IRS claims not to monitor the rich for tax evasion, claims the watchdog
The headquarters of the Internal Revenue Service in Washington, DC
Samuel Corum / Bloomberg via Getty Images
According to a report from the Treasury Department’s Inspector General for Tax Administration, the IRS was supposed to oversee wealthy Americans who intentionally evade their income taxes with greater force.
Around 686,000 taxpayers who earn at least $ 200,000 a year had a combined tax credit of $ 38.5 billion in mid-May 2019, according to the watchdog.
In addition, the agency collects less than 50% of the tax debt of high-income taxpayers within a year of the case being assigned to an IRS tax collector, the report said.
More from Personal Finance:
How marginal and effective tax rates differ
A few days, some companies cost thousands of PPP loans
Unemployment benefits at risk for Americans stranded overseas
For example, high earners – those who earn at least $ 1.5 million a year – paid the IRS only 39% of the average taxes they owed, according to the audit. These taxpayers still owed about $ 2.4 billion in delinquent taxes.
“Non-compliance by high-income taxpayers can be deeply corrosive to the entire tax administration and increase belief that the country’s tax system favors the rich,” the Inspector General said.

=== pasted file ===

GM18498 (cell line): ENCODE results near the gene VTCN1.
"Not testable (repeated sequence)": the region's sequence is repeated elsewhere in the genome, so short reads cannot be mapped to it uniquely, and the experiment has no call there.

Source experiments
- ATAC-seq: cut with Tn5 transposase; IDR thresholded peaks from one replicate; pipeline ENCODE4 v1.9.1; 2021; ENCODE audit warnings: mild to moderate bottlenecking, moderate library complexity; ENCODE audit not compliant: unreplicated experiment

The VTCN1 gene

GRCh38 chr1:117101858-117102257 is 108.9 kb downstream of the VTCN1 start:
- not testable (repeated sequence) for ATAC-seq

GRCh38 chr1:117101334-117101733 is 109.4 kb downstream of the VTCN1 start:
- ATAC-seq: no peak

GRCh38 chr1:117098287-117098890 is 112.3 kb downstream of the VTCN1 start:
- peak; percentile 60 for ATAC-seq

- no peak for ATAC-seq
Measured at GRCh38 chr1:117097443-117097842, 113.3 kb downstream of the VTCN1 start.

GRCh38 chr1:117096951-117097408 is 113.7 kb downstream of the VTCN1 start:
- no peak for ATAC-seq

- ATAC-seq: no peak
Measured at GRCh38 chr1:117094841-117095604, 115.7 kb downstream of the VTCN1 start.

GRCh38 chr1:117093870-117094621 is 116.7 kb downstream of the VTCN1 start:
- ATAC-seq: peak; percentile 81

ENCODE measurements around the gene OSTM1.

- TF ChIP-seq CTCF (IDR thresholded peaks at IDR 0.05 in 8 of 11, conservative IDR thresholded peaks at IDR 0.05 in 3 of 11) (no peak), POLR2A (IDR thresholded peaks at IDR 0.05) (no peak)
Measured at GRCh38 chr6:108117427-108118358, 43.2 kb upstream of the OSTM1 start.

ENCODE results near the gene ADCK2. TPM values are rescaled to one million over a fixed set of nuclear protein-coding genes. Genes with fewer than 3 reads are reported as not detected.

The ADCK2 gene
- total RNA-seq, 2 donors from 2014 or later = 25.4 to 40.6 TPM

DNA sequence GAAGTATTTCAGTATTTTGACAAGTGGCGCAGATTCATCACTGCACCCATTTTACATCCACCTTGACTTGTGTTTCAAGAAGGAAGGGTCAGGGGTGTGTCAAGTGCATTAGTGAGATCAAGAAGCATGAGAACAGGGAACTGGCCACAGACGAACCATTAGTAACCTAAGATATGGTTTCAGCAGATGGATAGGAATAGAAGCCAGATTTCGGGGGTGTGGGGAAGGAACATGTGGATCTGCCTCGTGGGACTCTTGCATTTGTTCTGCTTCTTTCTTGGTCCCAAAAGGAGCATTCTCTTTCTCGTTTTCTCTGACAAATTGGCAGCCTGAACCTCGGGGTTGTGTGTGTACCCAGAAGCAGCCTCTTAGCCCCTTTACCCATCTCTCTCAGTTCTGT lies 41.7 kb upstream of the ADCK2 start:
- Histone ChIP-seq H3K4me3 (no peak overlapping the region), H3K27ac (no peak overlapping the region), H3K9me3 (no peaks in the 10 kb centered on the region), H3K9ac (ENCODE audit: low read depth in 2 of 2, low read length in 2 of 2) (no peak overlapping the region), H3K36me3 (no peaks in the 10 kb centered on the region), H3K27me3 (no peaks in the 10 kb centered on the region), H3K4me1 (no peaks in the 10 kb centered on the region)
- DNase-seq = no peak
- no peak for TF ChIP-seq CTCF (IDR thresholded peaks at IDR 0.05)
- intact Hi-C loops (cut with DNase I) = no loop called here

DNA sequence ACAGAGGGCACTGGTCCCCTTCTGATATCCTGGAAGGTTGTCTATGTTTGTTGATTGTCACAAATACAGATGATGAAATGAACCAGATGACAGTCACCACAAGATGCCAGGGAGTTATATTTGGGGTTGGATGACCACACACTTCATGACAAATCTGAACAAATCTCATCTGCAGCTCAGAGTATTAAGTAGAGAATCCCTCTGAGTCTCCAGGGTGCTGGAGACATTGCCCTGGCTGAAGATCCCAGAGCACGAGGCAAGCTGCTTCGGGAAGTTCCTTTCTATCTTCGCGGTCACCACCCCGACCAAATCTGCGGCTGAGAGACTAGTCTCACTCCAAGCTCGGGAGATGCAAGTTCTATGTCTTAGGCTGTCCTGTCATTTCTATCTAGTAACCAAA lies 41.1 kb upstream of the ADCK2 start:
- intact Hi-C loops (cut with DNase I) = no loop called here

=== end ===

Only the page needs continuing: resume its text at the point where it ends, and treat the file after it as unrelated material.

Determining how effective the IRS is against delinquent taxes among the rich is important as limited staff employ experienced tax collectors, the report said.
Eric Hylton, commissioner for the IRS Small Business / Self-Employed Division, said the audit results were inaccurate and an incomplete presentation of the facts.
For example, the conclusion that the wealthy paid an average of 39% of taxes owed only reflects what was paid to a debt collection agent within the first year of assigning cases, he said.
“Some of these cases were still actively being worked on at the end of the analysis period and the analysis does not follow the cases in their entirety,” wrote Hylton. “Hence, it cannot be used to determine what the IRS ultimately collects.”
The IRS does not give taxpayers’ income a high priority in deciding which cases to work on, the Inspector General’s report said. The agency gives greater importance to other factors, such as the dollar amount of the tax balance.
However, the tax money owed is not always an accurate identifier of the rich, according to the report. For example, the largest number of high-income taxpayers (69%) owe less than $ 25,000, the watchdog found.
“It is reasonable to believe that taxpayers who earn millions of dollars can pay tax debts that are a very small fraction of that amount,” the report said.
Wealthy Americans continue to be a “high priority” for the agency’s tax collectors, Hylton said.
The IRS is evaluating its predictive models, and will continue to do so, to assess whether refinements could better target high-income criminal taxpayers, he said.